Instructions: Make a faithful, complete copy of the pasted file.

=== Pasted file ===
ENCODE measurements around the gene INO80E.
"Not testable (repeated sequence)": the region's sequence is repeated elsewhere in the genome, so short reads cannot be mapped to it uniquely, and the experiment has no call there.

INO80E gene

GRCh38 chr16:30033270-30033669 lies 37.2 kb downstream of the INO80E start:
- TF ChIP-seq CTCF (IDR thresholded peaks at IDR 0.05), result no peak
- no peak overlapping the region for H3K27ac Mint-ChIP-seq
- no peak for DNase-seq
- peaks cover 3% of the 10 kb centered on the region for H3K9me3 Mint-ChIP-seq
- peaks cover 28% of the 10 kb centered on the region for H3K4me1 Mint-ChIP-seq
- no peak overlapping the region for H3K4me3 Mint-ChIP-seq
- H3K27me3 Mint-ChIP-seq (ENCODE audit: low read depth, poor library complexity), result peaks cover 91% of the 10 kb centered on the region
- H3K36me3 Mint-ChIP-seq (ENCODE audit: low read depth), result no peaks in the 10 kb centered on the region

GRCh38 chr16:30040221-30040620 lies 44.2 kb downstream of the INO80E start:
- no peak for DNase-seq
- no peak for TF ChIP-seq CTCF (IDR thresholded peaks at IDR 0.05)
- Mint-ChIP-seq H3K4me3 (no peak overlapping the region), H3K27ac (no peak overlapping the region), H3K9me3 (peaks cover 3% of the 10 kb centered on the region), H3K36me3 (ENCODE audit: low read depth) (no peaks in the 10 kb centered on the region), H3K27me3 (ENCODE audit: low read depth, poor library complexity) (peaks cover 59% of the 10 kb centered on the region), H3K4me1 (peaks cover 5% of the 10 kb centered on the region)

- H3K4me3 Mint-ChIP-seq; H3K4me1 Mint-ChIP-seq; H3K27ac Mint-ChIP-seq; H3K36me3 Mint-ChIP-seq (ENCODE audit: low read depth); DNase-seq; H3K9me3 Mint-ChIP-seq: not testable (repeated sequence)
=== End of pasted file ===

ENCODE measurements around the gene INO80E.
"Not testable (repeated sequence)": the region's sequence is repeated elsewhere in the genome, so short reads cannot be mapped to it uniquely, and the experiment has no call there.

INO80E gene

GRCh38 chr16:30033270-30033669 lies 37.2 kb downstream of the INO80E start:
- TF ChIP-seq CTCF (IDR thresholded peaks at IDR 0.05), result no peak
- no peak overlapping the region for H3K27ac Mint-ChIP-seq
- no peak for DNase-seq
- peaks cover 3% of the 10 kb centered on the region for H3K9me3 Mint-ChIP-seq
- peaks cover 28% of the 10 kb centered on the region for H3K4me1 Mint-ChIP-seq
- no peak overlapping the region for H3K4me3 Mint-ChIP-seq
- H3K27me3 Mint-ChIP-seq (ENCODE audit: low read depth, poor library complexity), result peaks cover 91% of the 10 kb centered on the region
- H3K36me3 Mint-ChIP-seq (ENCODE audit: low read depth), result no peaks in the 10 kb centered on the region

GRCh38 chr16:30040221-30040620 lies 44.2 kb downstream of the INO80E start:
- no peak for DNase-seq
- no peak for TF ChIP-seq CTCF (IDR thresholded peaks at IDR 0.05)
- Mint-ChIP-seq H3K4me3 (no peak overlapping the region), H3K27ac (no peak overlapping the region), H3K9me3 (peaks cover 3% of the 10 kb centered on the region), H3K36me3 (ENCODE audit: low read depth) (no peaks in the 10 kb centered on the region), H3K27me3 (ENCODE audit: low read depth, poor library complexity) (peaks cover 59% of the 10 kb centered on the region), H3K4me1 (peaks cover 5% of the 10 kb centered on the region)

- H3K4me3 Mint-ChIP-seq; H3K4me1 Mint-ChIP-seq; H3K27ac Mint-ChIP-seq; H3K36me3 Mint-ChIP-seq (ENCODE audit: low read depth); DNase-seq; H3K9me3 Mint-ChIP-seq: not testable (repeated sequence)